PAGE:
In normal operation chassis 300 may be a telephony network wherein user telephone lines are connected to a voice module 140 (e.g., VISM), and converted from digital channel content to a packet and then sent to transmitter 160 (e.g., PXM) and sent out over a network connection, T1 line 330, E1 line 340, Internet 350, or the like. In one embodiment, when a fault is detected within chassis 300 (e.g., by voice module 140), a call is generated (based on a look up table, e.g., table 105 of FIGS. 1 and 2) to a communications device 170 (e.g., to an administrator). Included in the call is a detailed description of the fault (e.g., which card, which shelf, which T1 line, which E1 line, or the like). Once a connection to a communications device 170 is made, the voice module 140 will play the announcement. In one embodiment, the voice module 140 may further include an auto repeat function, redial, or the like, which may be utilized in a random or systematic fashion until the error is recognized and/or resolved.

With reference now to FIG. 4, a block diagram of an exemplary database table 105 is shown in accordance with one embodiment of the present invention. Specifically, FIG. 4 is a detailed version of one of many possible embodiments for table 105. In table 105 of FIG. 4, both alert message 110 and contact information 120 are broken down into three categories. Alert message 110 includes time of day 410, error type 420, and message 430. While contact information 120 includes communications device 440, number of retries 450, and duration 460. Although a specific version of table 105 is shown in FIG. 4, it is appreciated that there are a plurality of categories that may be added or removed from table 105. The categories described herein are merely for purposes of brevity and clarity.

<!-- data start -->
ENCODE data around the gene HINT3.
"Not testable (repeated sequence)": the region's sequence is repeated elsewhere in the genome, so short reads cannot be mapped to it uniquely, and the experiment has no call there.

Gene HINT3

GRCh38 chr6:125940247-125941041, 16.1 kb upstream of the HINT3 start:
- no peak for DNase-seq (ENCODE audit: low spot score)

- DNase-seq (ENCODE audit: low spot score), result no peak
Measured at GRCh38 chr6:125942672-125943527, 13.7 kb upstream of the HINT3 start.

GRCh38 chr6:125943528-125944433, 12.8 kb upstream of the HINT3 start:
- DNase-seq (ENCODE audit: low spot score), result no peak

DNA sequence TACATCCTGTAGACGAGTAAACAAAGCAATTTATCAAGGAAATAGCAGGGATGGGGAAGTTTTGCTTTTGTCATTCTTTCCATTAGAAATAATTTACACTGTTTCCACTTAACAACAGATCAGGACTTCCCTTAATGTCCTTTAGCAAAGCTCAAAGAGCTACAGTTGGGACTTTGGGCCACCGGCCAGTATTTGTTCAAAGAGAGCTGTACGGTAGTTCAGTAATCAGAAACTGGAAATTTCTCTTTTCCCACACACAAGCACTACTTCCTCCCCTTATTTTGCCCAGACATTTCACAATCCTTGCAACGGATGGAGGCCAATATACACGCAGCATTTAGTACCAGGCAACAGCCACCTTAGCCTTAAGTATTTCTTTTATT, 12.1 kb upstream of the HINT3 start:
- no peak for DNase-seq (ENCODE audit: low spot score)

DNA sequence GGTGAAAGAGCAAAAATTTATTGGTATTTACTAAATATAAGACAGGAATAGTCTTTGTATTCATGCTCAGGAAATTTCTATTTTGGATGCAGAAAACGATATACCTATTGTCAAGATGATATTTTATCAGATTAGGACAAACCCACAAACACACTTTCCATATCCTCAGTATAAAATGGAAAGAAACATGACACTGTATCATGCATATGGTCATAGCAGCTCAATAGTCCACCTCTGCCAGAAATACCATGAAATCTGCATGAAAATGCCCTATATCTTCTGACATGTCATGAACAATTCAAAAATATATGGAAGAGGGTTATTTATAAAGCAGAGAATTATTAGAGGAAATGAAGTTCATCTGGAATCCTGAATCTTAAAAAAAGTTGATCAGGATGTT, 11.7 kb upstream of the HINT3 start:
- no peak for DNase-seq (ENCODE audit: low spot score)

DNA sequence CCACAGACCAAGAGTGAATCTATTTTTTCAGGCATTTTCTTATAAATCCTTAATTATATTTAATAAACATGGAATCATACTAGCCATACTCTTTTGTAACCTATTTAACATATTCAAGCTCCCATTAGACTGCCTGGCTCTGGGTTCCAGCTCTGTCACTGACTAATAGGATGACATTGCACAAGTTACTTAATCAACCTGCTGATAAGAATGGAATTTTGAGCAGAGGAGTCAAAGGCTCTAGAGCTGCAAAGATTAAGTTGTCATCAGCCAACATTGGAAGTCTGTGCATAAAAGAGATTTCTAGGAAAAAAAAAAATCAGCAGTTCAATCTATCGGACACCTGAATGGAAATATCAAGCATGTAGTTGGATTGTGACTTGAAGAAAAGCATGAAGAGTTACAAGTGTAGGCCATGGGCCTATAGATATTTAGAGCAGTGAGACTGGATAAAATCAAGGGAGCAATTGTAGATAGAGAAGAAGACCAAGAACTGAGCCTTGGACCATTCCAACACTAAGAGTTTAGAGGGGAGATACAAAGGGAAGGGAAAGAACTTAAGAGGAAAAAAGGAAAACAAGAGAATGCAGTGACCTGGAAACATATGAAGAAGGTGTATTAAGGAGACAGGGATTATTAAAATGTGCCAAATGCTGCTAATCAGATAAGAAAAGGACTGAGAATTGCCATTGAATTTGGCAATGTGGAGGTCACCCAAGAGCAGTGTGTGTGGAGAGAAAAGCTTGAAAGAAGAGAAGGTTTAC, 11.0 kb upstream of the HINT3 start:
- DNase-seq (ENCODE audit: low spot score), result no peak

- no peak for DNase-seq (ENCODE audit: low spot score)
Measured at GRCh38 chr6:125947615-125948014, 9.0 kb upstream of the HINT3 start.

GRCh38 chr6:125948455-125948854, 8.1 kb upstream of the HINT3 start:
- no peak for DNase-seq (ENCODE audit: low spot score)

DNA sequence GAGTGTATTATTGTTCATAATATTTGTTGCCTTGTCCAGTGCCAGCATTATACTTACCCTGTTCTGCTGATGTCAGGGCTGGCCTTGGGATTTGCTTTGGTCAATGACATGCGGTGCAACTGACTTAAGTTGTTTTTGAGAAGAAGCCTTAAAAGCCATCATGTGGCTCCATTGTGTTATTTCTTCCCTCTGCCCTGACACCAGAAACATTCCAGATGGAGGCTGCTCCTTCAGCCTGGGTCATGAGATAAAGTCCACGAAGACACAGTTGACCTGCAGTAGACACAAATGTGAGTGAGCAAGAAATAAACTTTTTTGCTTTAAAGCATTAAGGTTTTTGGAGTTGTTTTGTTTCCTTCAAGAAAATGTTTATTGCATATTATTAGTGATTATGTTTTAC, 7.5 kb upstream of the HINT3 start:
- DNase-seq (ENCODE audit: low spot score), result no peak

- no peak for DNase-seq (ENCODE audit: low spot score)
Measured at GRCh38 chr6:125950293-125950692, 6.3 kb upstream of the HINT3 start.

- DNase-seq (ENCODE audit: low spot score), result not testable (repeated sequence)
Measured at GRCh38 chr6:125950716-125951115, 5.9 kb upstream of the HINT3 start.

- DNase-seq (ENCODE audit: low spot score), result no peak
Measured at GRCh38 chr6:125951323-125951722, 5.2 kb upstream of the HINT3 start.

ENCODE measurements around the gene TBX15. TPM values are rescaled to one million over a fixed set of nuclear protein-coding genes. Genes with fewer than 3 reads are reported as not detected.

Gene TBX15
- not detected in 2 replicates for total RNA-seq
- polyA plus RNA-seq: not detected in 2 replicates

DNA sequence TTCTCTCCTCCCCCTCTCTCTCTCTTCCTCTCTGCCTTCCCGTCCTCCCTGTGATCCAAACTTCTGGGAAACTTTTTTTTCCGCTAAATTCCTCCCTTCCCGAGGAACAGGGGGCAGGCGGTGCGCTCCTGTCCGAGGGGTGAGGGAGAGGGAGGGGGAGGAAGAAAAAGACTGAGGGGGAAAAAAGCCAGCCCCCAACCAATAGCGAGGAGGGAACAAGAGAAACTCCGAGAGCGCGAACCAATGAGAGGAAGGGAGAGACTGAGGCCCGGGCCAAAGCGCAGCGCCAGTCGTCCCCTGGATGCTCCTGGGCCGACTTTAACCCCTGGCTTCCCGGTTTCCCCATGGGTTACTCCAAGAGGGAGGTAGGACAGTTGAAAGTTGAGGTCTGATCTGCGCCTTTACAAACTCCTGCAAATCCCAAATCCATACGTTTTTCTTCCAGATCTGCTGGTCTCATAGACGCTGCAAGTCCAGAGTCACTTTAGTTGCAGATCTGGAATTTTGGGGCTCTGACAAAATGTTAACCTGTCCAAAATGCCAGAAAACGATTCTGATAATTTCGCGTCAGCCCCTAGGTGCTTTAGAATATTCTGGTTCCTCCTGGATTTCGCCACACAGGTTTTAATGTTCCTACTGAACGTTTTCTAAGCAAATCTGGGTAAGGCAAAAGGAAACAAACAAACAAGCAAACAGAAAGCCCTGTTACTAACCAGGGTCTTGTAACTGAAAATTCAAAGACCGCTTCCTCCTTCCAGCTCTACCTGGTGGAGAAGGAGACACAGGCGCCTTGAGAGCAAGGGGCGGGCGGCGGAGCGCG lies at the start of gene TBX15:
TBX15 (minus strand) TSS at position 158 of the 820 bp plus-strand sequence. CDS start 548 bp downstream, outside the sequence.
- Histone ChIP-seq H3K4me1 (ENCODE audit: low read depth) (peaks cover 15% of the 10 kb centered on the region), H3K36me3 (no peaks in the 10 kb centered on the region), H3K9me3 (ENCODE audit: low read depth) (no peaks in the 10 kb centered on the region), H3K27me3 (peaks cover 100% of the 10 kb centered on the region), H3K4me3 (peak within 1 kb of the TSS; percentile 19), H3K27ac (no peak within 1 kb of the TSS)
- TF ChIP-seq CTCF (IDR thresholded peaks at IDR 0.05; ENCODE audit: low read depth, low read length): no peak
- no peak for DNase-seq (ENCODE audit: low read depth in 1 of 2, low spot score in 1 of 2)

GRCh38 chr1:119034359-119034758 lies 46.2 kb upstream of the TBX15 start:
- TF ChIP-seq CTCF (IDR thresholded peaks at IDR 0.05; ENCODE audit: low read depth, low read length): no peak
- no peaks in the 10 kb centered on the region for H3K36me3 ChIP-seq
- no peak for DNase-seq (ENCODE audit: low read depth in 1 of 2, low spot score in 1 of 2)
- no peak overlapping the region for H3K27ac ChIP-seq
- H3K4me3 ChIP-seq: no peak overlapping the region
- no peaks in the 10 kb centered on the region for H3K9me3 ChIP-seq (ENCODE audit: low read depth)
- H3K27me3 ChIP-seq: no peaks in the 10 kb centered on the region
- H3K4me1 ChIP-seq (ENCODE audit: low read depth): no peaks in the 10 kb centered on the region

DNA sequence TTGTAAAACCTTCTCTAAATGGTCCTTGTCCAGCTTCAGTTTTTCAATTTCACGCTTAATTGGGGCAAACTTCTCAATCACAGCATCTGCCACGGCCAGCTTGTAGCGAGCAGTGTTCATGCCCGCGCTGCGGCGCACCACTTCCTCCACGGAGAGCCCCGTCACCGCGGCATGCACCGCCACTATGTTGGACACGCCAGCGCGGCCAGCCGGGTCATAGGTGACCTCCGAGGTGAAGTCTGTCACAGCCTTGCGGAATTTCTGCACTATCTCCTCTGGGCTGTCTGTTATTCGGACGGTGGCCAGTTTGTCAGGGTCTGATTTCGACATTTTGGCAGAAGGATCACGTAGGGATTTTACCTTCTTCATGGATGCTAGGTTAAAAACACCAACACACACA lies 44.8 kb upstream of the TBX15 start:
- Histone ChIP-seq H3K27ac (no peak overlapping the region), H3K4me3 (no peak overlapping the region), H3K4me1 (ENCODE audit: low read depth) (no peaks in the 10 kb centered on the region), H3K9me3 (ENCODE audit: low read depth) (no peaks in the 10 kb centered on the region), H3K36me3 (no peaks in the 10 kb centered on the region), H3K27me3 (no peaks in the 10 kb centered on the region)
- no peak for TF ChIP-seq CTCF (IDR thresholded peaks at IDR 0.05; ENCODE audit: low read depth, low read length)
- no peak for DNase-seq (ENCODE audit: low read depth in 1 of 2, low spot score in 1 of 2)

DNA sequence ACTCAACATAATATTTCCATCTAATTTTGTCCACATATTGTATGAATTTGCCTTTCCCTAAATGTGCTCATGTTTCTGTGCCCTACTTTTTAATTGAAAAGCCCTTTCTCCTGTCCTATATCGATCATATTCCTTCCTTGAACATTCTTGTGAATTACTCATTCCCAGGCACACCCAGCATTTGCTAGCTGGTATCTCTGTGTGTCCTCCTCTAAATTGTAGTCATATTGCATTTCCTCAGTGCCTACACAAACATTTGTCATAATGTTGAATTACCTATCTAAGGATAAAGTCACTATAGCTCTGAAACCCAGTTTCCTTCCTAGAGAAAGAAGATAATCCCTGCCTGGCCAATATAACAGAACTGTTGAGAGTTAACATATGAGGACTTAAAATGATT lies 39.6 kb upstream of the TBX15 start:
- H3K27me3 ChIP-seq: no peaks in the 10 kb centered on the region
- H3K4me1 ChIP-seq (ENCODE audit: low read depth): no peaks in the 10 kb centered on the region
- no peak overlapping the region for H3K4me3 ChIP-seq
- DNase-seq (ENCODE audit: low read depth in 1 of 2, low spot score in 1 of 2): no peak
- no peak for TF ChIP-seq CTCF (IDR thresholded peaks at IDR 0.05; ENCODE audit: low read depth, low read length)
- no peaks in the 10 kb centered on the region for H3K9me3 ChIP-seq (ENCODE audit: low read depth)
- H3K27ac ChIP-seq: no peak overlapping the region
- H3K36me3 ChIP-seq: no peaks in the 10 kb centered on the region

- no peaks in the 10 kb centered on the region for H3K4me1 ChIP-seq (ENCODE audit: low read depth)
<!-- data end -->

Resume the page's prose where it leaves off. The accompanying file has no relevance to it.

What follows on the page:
With reference still to table 105 of FIG. 4, in one embodiment when an error advisory is received, table 105 is accessed to select the desired content of alert message 110. For example, the content of message 430 is selected by first inputting the time of day 410 (or day of week, or week of month, or month of year, etc.) the error occurred. Once the time of day 410 is established, the error type 420 is chosen (e.g., partial error, total malfunction, etc.). Thus, from within the row based on time of day 410 and error type 420 the content of message 430 may be selected.

Once the content of message 430 is selected, the communications device 170 for receiving message 430 is selected from the communications device 440 column. Included in the information stored in the communications device 440 column may be the type of communications device 170 and access information for communications device 170 (e.g., telephone number (or numbers) for communications device 170, e-mail address (or addresses) for communications device 170, codes to be entered after accessing the communications device 170, and the like). The selection of the type of communications device 170 allows voice module 140 to appropriately format the content of message 430 (e.g., audio, text, ASCII, etc.) such that it is compatible with communications device 170 (of FIGS. 1 and 2). In addition to the type and access information for communications device 440, the number of retries 450 and duration of wait time 460 between retries is also provided. For example, if communications device 170 is a pager that is busy then the retry time may be shorter than if communications device 170 is a PDA with e-mail capabilities.